The Prophets of Doom

But Gnerre says that Pope Francis is really only criticizing the kind of Christians who are too negative, the prophets of doom.  Gnerre may perhaps be referring to an address in which the specific reference is to ideologues.  I have not been able to find such an address.  There is no question that Pope Francis has been critical of the negative spirit, but this too would only be a symptom and not the defining cause of ideology.

In Evangelii Gaudium (84-85), Pope Francis places in opposition to the joy of the Gospel the pessimism of such prophets and says that such defeatism is an “evil spirit” which “is brother to the temptation to separate, before its time, the wheat from the weeds; it is the fruit of an anxious and self-centered lack of trust.”  But in the context of this remark Pope Francis does not mention ideology or “ideological Christians.”

Ideological Temptations

However, there is another address in which Pope Francis speaks about ideology:  his remarks to the leadership of the Council of Bishops’ Conferences of Latin America and the Caribbean concerning he Church in Latin America (July 28, 2013).  In that address Pope Francis identified a number of “temptations against missionary discipleship,” a major category of which he entitled “ideology”:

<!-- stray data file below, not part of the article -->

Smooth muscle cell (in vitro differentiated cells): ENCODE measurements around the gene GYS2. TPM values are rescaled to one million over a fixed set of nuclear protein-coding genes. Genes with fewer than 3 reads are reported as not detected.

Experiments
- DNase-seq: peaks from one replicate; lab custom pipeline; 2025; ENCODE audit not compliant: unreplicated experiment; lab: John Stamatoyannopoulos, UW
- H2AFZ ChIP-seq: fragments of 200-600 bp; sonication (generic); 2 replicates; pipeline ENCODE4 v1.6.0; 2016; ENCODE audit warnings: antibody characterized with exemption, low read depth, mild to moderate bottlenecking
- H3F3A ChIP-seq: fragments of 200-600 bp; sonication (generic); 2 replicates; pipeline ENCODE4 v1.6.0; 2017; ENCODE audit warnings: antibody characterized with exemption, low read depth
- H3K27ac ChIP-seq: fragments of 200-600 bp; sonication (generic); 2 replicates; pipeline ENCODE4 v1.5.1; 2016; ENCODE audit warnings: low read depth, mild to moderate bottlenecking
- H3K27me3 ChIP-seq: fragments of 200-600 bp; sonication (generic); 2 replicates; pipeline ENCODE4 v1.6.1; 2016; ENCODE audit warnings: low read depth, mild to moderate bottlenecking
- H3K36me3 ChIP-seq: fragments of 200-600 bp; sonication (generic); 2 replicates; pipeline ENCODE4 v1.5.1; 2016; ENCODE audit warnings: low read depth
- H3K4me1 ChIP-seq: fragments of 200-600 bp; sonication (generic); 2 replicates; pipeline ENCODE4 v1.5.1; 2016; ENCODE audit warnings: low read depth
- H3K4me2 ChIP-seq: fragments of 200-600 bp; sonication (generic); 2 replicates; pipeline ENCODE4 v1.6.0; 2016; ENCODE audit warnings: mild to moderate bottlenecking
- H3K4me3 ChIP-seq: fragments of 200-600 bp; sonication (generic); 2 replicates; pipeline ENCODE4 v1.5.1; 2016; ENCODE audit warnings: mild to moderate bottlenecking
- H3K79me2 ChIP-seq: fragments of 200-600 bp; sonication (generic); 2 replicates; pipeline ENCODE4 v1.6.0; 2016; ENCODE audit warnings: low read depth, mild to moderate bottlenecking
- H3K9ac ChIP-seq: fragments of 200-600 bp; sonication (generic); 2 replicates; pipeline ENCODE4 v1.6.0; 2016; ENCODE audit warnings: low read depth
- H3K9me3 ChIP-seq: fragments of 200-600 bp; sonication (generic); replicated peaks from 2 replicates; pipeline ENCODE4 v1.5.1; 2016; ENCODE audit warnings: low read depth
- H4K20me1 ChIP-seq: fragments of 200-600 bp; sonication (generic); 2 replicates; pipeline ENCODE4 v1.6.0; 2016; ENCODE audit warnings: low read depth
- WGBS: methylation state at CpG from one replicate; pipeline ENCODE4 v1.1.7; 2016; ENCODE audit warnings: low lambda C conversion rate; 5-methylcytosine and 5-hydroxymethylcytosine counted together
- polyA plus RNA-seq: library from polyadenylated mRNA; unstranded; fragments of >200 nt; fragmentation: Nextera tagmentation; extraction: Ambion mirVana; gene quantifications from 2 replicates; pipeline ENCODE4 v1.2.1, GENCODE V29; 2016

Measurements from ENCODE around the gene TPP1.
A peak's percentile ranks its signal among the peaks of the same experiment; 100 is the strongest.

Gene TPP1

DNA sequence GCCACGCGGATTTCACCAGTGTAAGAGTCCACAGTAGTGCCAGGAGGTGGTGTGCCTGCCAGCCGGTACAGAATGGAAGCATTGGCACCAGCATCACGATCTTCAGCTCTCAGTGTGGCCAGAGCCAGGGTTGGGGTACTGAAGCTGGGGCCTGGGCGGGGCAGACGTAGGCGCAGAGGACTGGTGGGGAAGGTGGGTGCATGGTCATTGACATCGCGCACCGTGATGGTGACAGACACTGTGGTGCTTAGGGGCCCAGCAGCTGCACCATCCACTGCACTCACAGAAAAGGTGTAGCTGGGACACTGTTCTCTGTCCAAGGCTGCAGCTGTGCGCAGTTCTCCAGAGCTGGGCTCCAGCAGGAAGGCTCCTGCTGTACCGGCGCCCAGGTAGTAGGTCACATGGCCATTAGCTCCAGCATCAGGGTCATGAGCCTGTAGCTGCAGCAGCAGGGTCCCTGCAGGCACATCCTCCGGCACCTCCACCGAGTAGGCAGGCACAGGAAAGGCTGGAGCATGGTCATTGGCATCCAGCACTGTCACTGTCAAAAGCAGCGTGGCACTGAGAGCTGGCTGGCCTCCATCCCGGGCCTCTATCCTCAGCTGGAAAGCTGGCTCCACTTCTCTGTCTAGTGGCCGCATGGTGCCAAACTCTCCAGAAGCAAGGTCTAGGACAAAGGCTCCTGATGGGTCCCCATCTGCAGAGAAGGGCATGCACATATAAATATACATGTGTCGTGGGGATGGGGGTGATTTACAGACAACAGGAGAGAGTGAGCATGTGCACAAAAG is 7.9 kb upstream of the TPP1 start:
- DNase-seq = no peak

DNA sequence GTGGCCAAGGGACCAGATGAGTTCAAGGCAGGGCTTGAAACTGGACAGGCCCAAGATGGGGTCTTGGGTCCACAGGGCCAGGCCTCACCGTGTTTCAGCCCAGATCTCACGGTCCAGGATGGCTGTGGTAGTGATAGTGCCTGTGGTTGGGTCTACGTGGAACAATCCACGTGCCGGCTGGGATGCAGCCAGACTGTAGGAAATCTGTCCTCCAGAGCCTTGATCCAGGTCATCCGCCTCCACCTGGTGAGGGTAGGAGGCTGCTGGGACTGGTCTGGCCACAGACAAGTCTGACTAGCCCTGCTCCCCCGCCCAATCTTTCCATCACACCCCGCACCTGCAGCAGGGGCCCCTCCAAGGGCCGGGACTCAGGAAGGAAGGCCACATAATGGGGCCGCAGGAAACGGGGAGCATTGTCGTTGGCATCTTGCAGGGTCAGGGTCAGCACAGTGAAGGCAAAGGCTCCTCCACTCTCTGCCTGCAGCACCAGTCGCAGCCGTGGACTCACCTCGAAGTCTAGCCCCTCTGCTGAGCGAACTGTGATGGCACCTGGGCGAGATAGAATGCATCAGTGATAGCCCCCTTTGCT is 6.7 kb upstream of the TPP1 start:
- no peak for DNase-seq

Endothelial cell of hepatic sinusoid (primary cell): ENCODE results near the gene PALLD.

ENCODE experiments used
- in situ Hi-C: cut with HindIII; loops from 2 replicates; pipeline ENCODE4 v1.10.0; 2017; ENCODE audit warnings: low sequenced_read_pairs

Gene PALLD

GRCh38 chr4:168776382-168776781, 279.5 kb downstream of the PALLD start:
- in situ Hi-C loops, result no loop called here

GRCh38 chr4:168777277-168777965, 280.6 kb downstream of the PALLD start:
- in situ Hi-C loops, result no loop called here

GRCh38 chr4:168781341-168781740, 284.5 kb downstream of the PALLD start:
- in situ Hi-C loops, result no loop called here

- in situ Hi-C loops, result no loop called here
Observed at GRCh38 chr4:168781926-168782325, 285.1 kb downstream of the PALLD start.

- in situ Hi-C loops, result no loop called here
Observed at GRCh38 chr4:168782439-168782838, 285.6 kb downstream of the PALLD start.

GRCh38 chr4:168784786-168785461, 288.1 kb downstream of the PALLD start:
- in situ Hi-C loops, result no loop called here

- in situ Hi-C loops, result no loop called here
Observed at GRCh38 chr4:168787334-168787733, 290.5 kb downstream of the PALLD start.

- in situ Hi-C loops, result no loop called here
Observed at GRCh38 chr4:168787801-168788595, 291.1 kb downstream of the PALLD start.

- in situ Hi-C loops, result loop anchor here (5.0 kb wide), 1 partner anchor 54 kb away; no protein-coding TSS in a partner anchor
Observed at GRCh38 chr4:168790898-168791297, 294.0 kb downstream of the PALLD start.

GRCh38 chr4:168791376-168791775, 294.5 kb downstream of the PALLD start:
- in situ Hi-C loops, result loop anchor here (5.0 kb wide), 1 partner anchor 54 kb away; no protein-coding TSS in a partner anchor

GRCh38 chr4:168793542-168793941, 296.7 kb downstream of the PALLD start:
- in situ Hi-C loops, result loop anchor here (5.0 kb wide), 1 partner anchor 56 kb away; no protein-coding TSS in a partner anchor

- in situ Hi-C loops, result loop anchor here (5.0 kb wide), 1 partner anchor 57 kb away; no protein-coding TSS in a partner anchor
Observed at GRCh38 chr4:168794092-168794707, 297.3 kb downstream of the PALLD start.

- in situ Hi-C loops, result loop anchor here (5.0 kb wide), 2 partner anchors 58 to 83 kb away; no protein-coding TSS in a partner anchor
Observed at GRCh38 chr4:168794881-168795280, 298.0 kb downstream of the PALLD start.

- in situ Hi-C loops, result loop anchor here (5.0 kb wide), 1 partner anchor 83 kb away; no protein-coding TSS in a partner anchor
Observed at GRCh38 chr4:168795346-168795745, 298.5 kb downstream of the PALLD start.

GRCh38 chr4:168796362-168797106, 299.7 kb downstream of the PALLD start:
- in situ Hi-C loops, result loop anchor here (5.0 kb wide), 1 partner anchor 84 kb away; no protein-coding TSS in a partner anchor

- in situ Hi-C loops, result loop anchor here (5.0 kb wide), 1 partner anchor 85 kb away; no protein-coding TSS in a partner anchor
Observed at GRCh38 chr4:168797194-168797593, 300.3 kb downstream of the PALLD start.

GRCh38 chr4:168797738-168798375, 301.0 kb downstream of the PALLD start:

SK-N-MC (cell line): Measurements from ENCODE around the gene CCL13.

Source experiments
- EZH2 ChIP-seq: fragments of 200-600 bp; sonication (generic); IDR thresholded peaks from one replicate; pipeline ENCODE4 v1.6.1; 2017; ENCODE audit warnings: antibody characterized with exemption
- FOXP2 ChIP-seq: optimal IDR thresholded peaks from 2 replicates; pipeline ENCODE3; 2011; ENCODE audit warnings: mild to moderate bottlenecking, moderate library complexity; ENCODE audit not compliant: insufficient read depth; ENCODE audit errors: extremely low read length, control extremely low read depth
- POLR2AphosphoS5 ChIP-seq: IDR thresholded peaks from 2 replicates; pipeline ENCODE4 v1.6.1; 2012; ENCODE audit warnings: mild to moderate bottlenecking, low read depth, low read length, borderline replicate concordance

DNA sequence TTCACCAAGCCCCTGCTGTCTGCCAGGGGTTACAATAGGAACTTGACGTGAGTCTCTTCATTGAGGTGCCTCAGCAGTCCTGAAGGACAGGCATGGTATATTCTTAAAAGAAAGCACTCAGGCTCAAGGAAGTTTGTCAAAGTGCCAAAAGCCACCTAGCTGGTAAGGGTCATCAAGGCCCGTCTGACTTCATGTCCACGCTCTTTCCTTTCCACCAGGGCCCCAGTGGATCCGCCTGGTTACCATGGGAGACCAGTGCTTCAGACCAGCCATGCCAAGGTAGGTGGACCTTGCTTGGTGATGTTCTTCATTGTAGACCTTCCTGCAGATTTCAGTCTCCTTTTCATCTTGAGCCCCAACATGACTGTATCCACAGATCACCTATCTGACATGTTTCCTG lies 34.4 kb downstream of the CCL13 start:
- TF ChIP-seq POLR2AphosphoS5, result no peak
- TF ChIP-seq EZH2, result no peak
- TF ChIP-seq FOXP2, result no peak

This is a temptation which has been present in the Church from the beginning: the attempt to interpret the Gospel apart from the Gospel itself and apart from the Church.

Specific forms of ideology he mentions are the following:  sociological reductionism, psychologizing, the Gnostic solution and the Pelagian solution.  In each case there is a reduction of the Gospel to something less than itself—what Gnerre would call the ignoring of facts: the reduction of the Gospel to social justice, to self-awareness, to “a preoccupation with certain pastoral “quaestiones disputatae,” to “purely disciplinary solutions.”  These temptations are also decidedly anti-ecclesial, that is, they tend toward sectarianism.

Gnerre’s Contribution

If Pope Francis has not been altogether clear as to what he means exactly by ideology, Gnerre has done more to clarify that meaning than to provide a cogent alternative to the Holy Father’s critique.  Gnerre suggests that Pope Francis applies his criticism primarily to those attached to Tradition.  But from what Pope Francis has to say about ideological temptations against missionary discipleship it is clear that his critique is directed to progressives as much as it is to traditionalists.